Ned Soltz reflects on what the Sony A1 means from a very personal point of view, and the reasons why he had no hesitations in pre-ordering one.
I just ordered a Sony Alpha 1.
So now I write from the perspective of why I think this camera was worth $6500 to me and how it is positioned amidst the plethora of still and video choices available to creators today.
With the combination of COVID shutdown effects and the residuals of an automobile accident (hit in a crosswalk by an elderly driver—BMW 535 won that encounter), my video shooting was curtailed. Last summer I sold my last remaining video camera, a Sony FS7 II, and upon release purchased a Sony a7s III with a Ninja V recorder and a very fast OWC Mercury Extreme Pro 6G SSD. It took a while to adjust to mirrorless video shooting coming from a few decades of dedicated video cameras, but it works for my purposes now. Interviews, some run and gun, nature shots, web-destined shots—with the addition of a PolarPro variable ND for outdoor SLog shooting, I can make it work. I like it.
I’m also returning to my still-photography days and while the low light capabilities of the a7s III were phenomenal, I remain somewhat troubled by the 12mp resolution for some summer travel to Africa I’ve planned (COVID willing).
Now, enter the Sony Alpha 1.
I had intended to rent a Sony a9 or a9II for the trip, as I did for my last Africa adventure in September 2019. But I wanted that elusive combination of video capabilities plus high resolution and bird in flight or cheetah on the chase tracking capabilities. The Canon R5 approached those specs but then there was the heating issue and the concerns over my existing investment in E mount glass.
Again, enter the Alpha 1.
The a7s III will still go to Africa with me because two bodies are essential even when packing light - changing lenses in dusty environments is a no no and you can’t ask a hungry cheetah to wait for a lens change - and amazing sunrises and sunsets won’t see too much of a 12mp disadvantage.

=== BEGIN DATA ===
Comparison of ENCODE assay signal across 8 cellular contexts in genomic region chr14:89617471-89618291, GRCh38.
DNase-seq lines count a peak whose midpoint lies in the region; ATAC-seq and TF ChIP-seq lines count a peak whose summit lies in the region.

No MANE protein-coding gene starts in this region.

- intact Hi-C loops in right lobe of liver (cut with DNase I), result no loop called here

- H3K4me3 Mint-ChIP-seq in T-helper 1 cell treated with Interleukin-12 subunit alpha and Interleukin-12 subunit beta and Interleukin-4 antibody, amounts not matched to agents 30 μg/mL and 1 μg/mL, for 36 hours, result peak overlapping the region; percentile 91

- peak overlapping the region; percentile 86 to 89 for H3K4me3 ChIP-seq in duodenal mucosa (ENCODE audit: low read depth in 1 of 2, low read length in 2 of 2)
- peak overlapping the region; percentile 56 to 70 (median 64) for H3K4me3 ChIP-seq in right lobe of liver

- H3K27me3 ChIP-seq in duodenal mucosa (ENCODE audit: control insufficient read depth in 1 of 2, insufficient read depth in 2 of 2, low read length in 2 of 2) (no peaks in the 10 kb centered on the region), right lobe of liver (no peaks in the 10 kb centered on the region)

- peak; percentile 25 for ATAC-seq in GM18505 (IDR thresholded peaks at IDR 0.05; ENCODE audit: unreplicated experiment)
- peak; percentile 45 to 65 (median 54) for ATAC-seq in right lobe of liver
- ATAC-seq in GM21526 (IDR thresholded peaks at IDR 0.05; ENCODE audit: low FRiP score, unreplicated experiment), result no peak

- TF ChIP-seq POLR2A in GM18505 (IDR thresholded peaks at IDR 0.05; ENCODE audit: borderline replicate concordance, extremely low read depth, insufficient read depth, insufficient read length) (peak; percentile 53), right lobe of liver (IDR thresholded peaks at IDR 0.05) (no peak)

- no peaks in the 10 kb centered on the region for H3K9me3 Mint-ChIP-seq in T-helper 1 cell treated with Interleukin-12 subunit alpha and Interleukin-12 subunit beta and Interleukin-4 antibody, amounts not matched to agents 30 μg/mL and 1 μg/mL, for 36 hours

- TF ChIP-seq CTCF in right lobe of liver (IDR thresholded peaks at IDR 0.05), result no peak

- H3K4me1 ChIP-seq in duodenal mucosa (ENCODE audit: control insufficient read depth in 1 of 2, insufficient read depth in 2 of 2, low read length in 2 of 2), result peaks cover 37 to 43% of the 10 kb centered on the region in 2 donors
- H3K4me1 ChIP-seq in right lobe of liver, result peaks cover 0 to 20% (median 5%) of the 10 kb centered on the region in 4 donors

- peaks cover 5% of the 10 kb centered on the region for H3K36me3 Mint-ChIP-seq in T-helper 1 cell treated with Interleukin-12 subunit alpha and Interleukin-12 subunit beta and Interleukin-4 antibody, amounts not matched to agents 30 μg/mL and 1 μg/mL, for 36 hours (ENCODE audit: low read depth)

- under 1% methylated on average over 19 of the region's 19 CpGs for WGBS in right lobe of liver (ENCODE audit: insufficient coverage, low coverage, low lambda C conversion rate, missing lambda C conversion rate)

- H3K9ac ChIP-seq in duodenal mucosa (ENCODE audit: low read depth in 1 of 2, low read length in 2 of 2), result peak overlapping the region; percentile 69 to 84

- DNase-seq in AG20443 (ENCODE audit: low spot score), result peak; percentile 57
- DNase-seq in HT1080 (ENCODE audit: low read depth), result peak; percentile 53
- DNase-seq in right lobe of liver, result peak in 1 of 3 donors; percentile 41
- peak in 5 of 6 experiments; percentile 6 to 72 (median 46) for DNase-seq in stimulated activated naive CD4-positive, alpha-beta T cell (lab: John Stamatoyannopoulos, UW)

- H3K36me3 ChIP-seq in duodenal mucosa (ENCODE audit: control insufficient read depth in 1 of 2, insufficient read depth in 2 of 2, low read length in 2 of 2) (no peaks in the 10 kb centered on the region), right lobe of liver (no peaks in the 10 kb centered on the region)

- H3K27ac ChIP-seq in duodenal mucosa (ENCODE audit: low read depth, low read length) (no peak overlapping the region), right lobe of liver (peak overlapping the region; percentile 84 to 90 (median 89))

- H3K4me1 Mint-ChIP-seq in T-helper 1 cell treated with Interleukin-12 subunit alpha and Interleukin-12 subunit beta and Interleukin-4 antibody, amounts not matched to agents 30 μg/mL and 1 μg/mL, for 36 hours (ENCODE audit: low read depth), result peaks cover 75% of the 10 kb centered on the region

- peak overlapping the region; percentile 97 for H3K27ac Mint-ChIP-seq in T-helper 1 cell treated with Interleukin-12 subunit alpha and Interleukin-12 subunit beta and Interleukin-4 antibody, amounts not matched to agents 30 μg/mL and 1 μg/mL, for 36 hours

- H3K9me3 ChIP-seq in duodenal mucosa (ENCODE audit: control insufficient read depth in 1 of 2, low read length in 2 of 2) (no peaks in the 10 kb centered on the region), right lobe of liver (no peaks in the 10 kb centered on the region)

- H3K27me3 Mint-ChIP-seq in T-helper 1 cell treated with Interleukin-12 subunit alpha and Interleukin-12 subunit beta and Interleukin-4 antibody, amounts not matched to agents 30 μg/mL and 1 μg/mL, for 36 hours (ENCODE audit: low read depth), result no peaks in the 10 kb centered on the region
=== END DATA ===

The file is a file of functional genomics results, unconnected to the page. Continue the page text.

But the Sony Alpha 1 combines so much of the a7s III with a highly credible wildlife capable still camera that it very well could even replace the a7s III for much of my now less-intensive video work.
The heart of the Sony A1
Let’s start with its brains. The Alpha 1 builds upon the new ExmorRS back illuminated sensor by updating to 50 megapixels as well as adopting the stacked sensor design found in the A9 series. That combines with the new BionzXR processor, the identical processor developed for the a7s III, for even faster readouts; Sony estimates over 2x less rolling shutter. It has the same hybrid AF as the a7s III with touch tracking and even an improved viewfinder. The a7s III was already, up to that point, Sony’s highest resolution OLED VF, but now the refresh rate is increased to 240fps. This is particularly important in tracking subjects, whether still or video. Like the a7s III, it has a 41-degree FOV which can be widened to 33-degrees for us eyeglass wearers.
The Alpha 1 represents Sony’s first foray into 8K in mirrorless cameras. The 8K is downsampled from the 8.6K sensor so no pixel binning or line skipping. Now mind you, that 8K is recorded in H.265 with 10-bit depth but 4:2:0 sampling in long GOP. Because of this lower data rate, though, 8K can be recorded to SDXC cards rather than the pricey Sony CFexpress A media.
Will I use 8K? Possibly. I remember when we were talking about 4K as something with no delivery mechanism but useful for reframing. I would see 8K in very much the same way. And Sony gave us a press demo subsequent to the public product announcement, showing some very sharp still grabs from 8K video. And that 8K video works in all available picture profiles.
The versatility of shooting either full frame or Super35 video is an important component of my a7s III. Of course this continues in the Alpha 1 and I definitely see myself shooting Super35 4K 120fps.
The Alpha 1 gains the S-Cinetone gamma found in Sony Cine Line of cameras making it useful if I were ever shooting alongside one of the big boys (with my long-lamented internal ND’s). But even for my interview work, S-Cinetone delivers such amazing skin tones that not much would be gained by shooting in SLog and then grading.
The Alpha 1 loses the fully-articulating screen of the a7s III, so useful in shooting video. Instead, it has the same style as the current A7r IV and A9 II cameras.